Jet Propulsion Laboratory Pasadena, California
J. CHRISTOPHER LOVE
Massachusetts Institute of Technology
New technologies and tools often provide the critical foundations for new discoveries in science. Revolutions in instrumentation for observing and measuring intrinsic characteristics and behaviors of natural systems are often followed by periods of prolific scientific activity. For example, telescopes and microscopes are tools that enabled us to look at systems that are much larger and much smaller than those that fit into our conventional frame of reference. They provided the means to develop many fundamental ideas about how matter is organized, how it interacts, and how it empowers the processes of life. Similar to the advent of tools for observing the world around us (i.e., telescopes and microscopes), tools for modeling and simulating processes by computational and mathematical methods have provided a structure for integrating knowledge gained from observational science and predicting future responses or outcomes.
The four presentations in this session highlight recent advances in technologies that have opened new windows into how systems comprising discrete members organize and interact. The speakers will cover systems that range in scale from nanoscale systems to natural oceanic and environmental systems.
In the first presentation, Vinothan Manoharan explains how very simple systems of micro- or nano-particles can assemble themselves into ordered structures.
Understanding the mechanisms of self-assembly is essential to building new kinds of optical materials and photonic devices. At the level of individual organisms, Sean Wiggins describes how situating listening devices at various locations around the world enables scientists to track the behavior of marine mammals and determine how these sound-dependent creatures are affected by their increasingly noisy environment.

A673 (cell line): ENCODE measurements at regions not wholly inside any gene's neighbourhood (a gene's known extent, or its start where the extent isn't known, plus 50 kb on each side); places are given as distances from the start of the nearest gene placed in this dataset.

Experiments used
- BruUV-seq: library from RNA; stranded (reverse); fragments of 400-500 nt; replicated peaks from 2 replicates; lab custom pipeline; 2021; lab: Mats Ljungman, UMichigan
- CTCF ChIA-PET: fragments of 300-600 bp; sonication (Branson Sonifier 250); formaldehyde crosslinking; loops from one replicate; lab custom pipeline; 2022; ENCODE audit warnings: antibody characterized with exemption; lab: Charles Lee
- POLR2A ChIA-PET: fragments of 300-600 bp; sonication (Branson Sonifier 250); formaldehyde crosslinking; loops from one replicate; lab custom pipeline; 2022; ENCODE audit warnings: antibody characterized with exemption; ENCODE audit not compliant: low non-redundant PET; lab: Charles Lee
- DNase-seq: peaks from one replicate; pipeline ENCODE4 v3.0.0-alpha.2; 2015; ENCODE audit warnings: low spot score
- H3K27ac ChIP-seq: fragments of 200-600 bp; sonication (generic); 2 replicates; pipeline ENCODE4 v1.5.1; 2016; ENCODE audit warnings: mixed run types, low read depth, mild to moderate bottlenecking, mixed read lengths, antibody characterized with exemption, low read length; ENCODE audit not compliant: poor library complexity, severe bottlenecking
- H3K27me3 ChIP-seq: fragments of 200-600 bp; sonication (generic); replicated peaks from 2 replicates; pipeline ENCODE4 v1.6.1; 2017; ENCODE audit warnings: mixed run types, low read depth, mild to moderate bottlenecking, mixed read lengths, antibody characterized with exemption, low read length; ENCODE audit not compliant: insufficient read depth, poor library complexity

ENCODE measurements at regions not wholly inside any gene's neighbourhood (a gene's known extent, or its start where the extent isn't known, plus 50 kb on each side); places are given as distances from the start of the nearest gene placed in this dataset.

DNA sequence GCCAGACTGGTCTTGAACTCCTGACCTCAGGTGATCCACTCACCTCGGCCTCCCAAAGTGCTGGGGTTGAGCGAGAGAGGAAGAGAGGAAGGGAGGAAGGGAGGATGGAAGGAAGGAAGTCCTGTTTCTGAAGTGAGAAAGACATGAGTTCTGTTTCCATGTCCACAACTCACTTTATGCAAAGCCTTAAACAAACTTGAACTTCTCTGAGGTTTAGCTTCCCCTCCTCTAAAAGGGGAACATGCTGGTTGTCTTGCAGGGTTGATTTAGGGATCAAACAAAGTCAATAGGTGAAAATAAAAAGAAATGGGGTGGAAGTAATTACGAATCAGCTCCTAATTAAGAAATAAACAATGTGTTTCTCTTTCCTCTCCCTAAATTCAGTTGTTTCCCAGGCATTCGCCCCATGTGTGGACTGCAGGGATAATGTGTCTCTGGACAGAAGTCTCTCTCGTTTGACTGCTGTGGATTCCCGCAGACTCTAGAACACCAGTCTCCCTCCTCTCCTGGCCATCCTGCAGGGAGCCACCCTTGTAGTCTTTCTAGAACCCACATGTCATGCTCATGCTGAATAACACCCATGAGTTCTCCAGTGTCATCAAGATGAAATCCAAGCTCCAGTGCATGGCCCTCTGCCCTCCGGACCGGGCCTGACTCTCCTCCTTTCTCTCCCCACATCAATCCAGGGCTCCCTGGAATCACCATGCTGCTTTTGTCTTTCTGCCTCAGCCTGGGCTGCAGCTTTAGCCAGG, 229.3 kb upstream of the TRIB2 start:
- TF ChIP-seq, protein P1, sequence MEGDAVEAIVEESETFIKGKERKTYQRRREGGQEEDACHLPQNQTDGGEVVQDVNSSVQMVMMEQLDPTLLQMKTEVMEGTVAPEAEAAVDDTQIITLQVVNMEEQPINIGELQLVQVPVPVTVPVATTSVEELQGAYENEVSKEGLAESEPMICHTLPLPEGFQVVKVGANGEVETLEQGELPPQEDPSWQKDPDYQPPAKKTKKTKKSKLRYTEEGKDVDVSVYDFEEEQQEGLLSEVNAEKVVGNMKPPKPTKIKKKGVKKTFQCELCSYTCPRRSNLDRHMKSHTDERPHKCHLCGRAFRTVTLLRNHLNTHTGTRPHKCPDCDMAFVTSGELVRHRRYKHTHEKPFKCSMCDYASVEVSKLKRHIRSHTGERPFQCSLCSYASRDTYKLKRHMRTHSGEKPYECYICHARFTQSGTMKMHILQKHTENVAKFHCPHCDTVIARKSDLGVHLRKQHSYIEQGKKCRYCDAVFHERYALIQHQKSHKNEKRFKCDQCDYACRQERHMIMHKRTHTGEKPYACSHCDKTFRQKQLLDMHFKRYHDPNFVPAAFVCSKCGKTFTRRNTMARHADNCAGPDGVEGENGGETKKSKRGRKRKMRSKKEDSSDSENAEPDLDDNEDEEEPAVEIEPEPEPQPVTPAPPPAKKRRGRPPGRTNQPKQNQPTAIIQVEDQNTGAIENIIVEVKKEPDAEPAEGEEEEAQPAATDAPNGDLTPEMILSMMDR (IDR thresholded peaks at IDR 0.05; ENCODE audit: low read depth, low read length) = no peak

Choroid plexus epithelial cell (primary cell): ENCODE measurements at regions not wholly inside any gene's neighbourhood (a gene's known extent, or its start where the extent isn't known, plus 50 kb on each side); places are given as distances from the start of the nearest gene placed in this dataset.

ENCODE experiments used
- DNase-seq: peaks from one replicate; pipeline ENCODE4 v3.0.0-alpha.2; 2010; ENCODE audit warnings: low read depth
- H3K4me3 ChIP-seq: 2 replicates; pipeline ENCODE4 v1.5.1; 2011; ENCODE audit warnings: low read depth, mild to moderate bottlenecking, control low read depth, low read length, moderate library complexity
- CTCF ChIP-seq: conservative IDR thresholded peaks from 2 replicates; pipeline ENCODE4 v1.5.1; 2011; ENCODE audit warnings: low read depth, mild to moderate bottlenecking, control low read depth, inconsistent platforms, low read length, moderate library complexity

On a much different scale, Riley Duren introduces us to the Kepler space telescope, which helps answer fundamental questions about the formation of solar systems and the frequencies of Earth-like planets. Finally, Carla Gomes describes advances in the new field of computational sustainability that can contribute to the health of the environment, the success of our economy, and human well-being. For instance, this work shows how we can stabilize tuna populations by changing the way diminishing natural resources are allocated, and how we can transition to ethanol fuel without destabilizing food production.
The connecting thread among these talks is an understanding of how systems made up of discrete members organize themselves and interact and how engineering tools can support that understanding.